Laura Naslund, sitting in a canoe on a pond, smiles while taking emissions data.

A Day in the Life of a Pond: Measuring Small-Reservoir Emissions to Inform Infrastructure Decisions

By 7:45 a.m. on Tuesday, June 21, Laura Naslund had already spent over an hour in a canoe on a little pond on the east side of Athens, Georgia. Naslund, a graduate student in the Odum School of Ecology and a 2022 Spencer Grant recipient, was finishing up the first field sampling event of her new research project. She’d started work early on Monday morning, and was still paddling a canoe out to measure gas emissions all over the pond 24 hours later.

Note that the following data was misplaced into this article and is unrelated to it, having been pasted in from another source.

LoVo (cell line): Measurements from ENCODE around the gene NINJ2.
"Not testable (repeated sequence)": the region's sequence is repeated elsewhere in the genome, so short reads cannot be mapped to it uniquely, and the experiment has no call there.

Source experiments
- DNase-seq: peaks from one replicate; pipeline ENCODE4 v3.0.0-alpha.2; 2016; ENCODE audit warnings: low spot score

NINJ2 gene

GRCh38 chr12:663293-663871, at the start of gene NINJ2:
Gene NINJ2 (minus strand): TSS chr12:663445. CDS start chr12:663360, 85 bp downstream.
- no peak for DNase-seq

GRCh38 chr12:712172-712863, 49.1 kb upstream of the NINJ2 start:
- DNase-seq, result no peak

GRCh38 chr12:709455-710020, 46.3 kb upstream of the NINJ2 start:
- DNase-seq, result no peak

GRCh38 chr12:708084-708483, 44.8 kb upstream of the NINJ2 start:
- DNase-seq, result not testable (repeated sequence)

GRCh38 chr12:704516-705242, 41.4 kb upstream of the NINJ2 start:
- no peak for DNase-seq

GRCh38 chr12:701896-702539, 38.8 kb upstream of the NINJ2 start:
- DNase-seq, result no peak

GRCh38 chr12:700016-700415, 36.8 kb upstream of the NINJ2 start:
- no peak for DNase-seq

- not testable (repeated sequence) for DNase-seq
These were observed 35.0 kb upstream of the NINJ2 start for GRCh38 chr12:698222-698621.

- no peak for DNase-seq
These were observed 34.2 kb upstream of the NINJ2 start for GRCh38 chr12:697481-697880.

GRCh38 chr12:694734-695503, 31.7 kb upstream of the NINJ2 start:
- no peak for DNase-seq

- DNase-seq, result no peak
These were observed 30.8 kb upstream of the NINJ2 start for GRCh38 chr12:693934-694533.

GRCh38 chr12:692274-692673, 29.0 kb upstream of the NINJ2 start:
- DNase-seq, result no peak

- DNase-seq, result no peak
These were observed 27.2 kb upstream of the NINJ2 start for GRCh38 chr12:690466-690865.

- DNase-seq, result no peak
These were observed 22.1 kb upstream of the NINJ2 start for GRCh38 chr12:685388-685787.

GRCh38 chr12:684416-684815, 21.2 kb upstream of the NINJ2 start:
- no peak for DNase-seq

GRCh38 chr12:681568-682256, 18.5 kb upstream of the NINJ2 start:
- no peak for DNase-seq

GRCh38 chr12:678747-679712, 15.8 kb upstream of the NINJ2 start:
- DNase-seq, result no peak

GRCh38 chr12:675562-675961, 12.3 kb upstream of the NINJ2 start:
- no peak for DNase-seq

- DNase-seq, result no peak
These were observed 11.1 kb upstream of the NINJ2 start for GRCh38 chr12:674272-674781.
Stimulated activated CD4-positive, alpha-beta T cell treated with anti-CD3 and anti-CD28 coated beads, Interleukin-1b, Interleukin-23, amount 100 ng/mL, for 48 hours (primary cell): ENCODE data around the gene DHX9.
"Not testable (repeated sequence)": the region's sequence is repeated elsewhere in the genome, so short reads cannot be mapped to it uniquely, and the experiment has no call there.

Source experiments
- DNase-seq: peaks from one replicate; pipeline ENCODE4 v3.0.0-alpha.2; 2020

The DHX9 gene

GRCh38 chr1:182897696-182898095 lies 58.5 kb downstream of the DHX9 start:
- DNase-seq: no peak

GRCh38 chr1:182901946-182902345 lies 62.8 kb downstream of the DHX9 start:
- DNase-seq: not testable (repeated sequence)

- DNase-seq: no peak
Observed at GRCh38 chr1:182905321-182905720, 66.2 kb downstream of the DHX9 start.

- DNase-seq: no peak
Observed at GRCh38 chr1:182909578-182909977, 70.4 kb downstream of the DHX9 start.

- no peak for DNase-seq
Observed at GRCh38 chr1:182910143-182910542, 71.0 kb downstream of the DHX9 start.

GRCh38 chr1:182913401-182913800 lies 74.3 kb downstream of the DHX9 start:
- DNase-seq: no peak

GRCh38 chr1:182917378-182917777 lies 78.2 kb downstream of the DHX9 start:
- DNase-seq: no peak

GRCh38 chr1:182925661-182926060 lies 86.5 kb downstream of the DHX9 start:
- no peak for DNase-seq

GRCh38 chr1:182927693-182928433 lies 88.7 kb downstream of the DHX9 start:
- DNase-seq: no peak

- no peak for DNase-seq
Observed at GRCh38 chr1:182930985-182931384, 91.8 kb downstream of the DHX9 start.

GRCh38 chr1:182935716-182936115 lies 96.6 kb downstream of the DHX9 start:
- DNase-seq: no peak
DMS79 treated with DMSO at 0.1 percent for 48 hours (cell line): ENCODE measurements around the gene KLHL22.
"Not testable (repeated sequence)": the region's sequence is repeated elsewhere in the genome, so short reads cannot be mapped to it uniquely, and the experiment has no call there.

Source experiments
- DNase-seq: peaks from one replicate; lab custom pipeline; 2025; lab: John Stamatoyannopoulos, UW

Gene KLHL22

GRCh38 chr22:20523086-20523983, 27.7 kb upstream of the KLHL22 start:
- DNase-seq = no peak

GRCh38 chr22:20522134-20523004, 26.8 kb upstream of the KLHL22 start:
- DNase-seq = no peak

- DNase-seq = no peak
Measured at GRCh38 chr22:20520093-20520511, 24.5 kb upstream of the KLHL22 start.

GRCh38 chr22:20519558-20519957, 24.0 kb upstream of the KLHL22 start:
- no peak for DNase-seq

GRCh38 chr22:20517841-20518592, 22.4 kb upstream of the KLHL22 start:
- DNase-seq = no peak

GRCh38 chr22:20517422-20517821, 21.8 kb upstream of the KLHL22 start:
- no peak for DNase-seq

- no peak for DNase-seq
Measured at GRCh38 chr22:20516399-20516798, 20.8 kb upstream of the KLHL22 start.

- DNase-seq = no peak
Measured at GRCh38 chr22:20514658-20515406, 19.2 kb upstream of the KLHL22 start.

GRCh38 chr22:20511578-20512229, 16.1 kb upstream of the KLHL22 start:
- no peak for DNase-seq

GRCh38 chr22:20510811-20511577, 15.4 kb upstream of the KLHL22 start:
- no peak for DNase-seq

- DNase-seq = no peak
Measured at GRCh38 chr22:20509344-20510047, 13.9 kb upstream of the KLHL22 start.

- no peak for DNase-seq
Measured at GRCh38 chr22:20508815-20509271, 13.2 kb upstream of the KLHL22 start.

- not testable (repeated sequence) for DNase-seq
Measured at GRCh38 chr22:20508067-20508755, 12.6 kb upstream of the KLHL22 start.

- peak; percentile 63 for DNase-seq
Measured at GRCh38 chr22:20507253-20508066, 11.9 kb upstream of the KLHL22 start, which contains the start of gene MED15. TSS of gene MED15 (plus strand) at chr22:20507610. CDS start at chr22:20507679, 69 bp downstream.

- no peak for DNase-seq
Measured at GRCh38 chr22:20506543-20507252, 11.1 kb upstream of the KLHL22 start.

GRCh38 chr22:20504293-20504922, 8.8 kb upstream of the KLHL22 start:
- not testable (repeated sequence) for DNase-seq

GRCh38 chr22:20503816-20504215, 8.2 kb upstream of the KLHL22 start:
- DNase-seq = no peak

“The idea is to understand the times, places and pathways that are most important for emissions,” Naslund said over a quick breakfast, “and then apply that information to a later study at more sites which examines the drivers of the differences in emissions between sites.” 

There are 364 reservoirs in Athens-Clarke County, but only 23 of them are listed in the National Inventory of Dams, leaving hundreds of smaller reservoirs that receive far less attention from freshwater research and management alike.

Laura Naslund and volunteer assistant Ally Whiteis paddle a canoe across a small pond for field sampling.
Laura Naslund and volunteer assistant Ally Whiteis paddle a canoe across a small pond for sampling, around the 2-hour mark of the 24-hour field sampling.